Think before you apply online

If you surf the internet for a mortgage, you could hurt your credit rating
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The Independent Online

On the internet, a few clicks can take you to a good deal for a mortgage. But click a few more times, and you can quickly do long-term damage to your credit rating, even without taking out a single loan.

On the internet, a few clicks can take you to a good deal for a mortgage. But click a few more times, and you can quickly do long-term damage to your credit rating, even without taking out a single loan.

The problem is being caused by "agreements in principle". Lenders promote the idea of these provisional mortgage offers as a quick and easy way for homebuyers to find out whether they qualify for a loan. The agreements are also touted as a way to speed up the homebuying process, by sorting out much of the financial paperwork as early as possible.

As mortgage companies move from relying on simple multiples of the buyer's salary to loans based on so-called affordability, agreements in principle might also be the only sure way for buyers to discover exactly how much they have available to spend.

"First-time buyers especially want to look at what they can borrow," says David Hollingworth, a director at mortgage brokers London & Country. "As lenders are basing this more on affordability rather than multiples, buyers are turning to agreements in principle to establish this."

The problem for buyers is that most lenders carry out a credit check as part of the agreement in principle process. And most of these checks leave a "footprint" on the applicant's credit file, regardless of whether they go on to borrow the money. Too many credit checks on an individual's file can make it hard for them to arrange a loan, and the fact that a lender has checked the file stays on record for six years.

The ease of use that makes offers in principle attractive to buyers contributes to the problems they can create. It is perfectly possible to enter details on six lenders' websites in the course of an evening. Mortgage brokers say first-time buyers are most likely to fall foul of the credit checking system, by applying for several agreements in principle, early in their house search.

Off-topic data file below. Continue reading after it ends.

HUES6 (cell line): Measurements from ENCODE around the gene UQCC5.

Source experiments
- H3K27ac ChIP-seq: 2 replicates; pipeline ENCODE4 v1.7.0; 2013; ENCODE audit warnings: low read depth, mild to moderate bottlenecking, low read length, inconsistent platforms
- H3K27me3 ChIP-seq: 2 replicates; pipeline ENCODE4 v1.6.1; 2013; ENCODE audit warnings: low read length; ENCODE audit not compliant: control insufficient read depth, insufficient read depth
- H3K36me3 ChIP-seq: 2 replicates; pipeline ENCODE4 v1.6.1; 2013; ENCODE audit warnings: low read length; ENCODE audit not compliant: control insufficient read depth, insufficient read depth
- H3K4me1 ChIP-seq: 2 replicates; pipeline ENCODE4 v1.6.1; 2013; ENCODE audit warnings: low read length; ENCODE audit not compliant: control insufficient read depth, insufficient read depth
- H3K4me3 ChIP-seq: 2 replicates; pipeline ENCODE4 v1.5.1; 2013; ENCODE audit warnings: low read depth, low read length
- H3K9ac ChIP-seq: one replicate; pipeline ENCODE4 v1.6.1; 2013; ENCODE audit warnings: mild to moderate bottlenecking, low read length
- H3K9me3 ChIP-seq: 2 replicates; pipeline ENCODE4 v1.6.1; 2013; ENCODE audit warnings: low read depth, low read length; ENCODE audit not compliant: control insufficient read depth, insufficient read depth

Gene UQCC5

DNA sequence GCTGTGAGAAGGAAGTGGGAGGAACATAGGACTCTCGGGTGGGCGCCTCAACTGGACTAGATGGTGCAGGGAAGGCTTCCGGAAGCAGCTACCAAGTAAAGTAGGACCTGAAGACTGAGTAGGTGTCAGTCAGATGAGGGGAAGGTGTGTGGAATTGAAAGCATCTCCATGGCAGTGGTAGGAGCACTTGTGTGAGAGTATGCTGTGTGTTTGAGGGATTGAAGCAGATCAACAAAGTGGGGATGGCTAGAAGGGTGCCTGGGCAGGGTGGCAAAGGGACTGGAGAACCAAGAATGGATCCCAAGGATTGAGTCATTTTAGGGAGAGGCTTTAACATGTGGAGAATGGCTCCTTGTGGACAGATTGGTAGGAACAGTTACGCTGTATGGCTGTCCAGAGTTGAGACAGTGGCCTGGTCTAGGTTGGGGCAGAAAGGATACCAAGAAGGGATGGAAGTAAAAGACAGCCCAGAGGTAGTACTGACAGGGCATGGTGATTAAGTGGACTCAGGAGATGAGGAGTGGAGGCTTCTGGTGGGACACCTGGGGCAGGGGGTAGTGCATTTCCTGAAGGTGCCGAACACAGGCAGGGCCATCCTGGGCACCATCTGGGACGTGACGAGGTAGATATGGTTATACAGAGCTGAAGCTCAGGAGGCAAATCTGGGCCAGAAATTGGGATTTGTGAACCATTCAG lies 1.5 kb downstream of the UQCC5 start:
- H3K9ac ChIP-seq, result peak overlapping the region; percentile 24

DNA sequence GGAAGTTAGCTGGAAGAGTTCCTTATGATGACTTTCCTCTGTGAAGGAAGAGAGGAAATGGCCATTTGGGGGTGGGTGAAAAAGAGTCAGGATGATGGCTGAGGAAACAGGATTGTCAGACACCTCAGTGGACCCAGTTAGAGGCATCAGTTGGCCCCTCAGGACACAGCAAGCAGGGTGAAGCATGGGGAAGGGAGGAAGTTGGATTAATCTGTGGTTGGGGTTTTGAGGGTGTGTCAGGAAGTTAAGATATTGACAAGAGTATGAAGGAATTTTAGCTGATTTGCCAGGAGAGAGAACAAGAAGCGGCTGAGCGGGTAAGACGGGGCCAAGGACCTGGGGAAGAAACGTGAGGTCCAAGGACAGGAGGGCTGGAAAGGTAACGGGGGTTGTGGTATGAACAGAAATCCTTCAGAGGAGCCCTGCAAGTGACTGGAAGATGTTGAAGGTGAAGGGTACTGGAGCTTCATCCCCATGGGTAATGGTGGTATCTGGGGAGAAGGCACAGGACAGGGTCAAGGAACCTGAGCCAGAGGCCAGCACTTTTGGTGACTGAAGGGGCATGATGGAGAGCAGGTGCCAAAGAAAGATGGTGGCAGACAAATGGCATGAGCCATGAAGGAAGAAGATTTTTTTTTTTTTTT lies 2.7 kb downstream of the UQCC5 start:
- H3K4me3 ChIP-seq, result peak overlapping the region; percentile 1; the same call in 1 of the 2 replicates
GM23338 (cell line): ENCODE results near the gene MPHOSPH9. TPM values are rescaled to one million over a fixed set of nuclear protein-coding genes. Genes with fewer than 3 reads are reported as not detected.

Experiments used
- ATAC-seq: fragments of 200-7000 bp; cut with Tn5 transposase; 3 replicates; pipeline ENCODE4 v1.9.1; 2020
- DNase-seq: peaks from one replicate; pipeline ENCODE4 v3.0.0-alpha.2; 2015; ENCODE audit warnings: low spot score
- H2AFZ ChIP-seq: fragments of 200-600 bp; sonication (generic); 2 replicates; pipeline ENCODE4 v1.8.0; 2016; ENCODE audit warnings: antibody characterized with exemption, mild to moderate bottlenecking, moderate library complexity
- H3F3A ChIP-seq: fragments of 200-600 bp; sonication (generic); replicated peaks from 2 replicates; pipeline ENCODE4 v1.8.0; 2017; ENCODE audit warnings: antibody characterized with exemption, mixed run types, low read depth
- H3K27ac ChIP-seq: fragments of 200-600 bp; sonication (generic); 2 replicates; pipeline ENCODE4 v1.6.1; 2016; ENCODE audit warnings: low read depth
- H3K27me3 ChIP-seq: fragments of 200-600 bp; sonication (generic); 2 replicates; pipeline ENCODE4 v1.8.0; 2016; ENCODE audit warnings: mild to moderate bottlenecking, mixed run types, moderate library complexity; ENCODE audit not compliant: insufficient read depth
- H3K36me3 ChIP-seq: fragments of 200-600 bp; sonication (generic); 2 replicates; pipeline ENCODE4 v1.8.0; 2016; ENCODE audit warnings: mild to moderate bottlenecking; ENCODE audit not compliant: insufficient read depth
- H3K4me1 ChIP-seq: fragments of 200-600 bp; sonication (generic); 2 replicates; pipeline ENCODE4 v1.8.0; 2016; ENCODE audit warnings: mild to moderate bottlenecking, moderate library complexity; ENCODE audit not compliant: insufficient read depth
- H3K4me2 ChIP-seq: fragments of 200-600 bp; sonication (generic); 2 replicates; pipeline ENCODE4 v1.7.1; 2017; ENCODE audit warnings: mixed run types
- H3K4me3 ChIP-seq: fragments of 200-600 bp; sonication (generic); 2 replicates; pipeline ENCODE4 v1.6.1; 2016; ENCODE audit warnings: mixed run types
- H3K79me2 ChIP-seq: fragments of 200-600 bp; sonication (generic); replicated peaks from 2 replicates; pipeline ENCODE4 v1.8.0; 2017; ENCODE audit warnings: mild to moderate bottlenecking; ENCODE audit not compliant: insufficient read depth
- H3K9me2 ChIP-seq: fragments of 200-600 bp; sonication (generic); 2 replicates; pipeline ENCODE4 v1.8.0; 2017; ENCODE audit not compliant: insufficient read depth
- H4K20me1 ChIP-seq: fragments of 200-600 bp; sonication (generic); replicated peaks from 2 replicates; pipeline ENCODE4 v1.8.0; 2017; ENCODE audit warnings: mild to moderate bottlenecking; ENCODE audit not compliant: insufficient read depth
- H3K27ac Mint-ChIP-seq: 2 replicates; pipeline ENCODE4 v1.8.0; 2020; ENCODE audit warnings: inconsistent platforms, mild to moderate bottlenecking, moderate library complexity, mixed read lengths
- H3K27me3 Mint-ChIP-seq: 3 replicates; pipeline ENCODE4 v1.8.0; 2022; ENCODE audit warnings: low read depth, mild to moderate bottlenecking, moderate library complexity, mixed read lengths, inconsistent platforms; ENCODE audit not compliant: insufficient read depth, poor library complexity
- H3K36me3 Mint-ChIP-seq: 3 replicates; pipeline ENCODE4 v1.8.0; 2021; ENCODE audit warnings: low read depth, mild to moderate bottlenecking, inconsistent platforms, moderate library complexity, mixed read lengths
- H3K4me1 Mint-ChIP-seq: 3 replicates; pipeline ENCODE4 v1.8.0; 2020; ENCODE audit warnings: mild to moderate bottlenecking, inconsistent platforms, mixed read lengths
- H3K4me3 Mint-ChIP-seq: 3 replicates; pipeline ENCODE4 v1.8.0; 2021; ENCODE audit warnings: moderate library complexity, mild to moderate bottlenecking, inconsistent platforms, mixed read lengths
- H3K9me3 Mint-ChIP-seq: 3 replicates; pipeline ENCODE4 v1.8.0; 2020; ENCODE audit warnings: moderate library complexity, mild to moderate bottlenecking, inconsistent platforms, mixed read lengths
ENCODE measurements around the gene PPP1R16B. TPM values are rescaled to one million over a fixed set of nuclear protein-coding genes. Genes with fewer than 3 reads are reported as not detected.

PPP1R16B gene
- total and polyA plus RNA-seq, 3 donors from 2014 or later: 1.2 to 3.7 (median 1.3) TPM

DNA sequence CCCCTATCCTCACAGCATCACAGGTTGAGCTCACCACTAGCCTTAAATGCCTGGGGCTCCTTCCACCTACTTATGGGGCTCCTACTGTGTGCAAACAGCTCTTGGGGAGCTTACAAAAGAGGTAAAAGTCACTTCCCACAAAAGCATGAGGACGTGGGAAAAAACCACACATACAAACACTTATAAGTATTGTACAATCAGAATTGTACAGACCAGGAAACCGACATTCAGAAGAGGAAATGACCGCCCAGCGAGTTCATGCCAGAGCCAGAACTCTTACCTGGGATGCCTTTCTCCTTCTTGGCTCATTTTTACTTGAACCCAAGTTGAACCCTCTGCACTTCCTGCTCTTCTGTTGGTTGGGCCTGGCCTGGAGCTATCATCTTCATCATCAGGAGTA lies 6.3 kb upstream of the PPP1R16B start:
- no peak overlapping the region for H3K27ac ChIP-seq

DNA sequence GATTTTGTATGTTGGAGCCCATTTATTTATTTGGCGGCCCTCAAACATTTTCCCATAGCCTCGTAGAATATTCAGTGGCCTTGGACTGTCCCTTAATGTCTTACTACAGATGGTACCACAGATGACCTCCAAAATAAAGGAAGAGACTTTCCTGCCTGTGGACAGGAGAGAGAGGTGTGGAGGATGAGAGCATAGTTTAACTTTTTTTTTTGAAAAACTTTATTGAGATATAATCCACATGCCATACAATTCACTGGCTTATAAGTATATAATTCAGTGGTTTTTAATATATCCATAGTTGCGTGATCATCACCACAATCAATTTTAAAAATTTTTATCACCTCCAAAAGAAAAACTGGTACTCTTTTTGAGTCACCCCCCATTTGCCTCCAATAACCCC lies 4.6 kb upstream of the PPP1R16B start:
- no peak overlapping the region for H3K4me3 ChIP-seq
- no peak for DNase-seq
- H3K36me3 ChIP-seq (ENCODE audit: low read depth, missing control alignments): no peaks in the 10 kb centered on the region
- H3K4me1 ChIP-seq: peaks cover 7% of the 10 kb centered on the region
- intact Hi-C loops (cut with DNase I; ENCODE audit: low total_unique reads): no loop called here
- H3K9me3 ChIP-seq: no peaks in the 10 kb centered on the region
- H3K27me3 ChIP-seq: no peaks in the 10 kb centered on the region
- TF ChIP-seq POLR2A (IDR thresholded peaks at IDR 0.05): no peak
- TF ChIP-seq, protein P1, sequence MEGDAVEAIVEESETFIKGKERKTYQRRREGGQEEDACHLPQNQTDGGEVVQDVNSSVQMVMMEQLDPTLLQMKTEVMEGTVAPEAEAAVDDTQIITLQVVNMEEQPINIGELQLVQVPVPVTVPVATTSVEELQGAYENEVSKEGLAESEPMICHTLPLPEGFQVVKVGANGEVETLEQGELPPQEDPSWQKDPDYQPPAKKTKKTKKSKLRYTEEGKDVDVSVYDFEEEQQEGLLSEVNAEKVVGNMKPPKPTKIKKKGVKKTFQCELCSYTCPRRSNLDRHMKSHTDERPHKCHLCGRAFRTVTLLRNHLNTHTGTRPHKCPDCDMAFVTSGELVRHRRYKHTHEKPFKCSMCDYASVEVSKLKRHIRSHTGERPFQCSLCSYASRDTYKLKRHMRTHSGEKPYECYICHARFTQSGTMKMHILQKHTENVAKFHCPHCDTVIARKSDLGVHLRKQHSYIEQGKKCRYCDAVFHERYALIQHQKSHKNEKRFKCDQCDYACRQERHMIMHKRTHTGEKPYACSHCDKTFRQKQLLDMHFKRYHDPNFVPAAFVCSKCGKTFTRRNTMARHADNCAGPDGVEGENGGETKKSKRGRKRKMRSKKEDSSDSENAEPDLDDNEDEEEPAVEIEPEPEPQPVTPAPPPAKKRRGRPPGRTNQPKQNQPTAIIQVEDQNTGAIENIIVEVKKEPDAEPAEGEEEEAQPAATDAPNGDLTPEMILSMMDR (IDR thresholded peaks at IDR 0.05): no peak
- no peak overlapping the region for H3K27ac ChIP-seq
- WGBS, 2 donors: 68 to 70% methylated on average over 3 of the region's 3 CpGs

Last year, the Financial Services Authority, the Council of Mortgage Lenders and the credit reference agencies agreed to address the problem. The credit agency Equifax, for example, now offers a wider range of checks to lenders, including identity searches and quotation searches, so that they do not need to request a full credit check unless they need that level of information. Lenders have been asked to update their systems handling agreements in principle, so that their checks do not leave footprints. So far, the mortgage broker Charcol estimates that only 20 per cent of lenders have systems that work in this way, although that minority includes Halifax, the UK's largest mortgage lender.

Elliot Nathan, product development manager at Charcol, says that the problem with multiple agreements in principle is made worse by electronic processing of mortgage applications. Online applications can be rejected automatically because of information the system does not know how to handle.

"If you are talking to a computer, your application could be kicked back and that would leave a further footprint on your credit file and it affects your credit record," he says. Automated systems, Nathan says, may reject applications that a human underwriter will accept.

Buyers who have obtained multiple mortgage agreements in principle can ask the lenders concerned to remove them from their file, but the lender is not obliged to do so. And if a mortgage application is rejected for credit reference reasons, it is worth checking why. If the cause is multiple credit checks, it might be possible to persuade the lender to disregard these.

But Equifax external affairs director, Neil Munro, says that for the homebuyer prevention is most definitely better than cure. Lenders should warn consumers if an agreement in principle will involve a full credit check, and ask for consent.

Lenders might not explain, though, whether a search will leave a footprint. This means that homebuyers should be cautious, and only apply for a mortgage agreement when they really need it.

"If there is a problem, you can raise a query with us or with the lender," he says. "If you feel you were not properly made aware that there would be a search, we would take that up on your behalf."

But the financial service industry needs to speed up its steps to resolve the problem. "It does not affect a huge number of people," says Charcol's Nathan. "But it is a problem we want to see eradicated."

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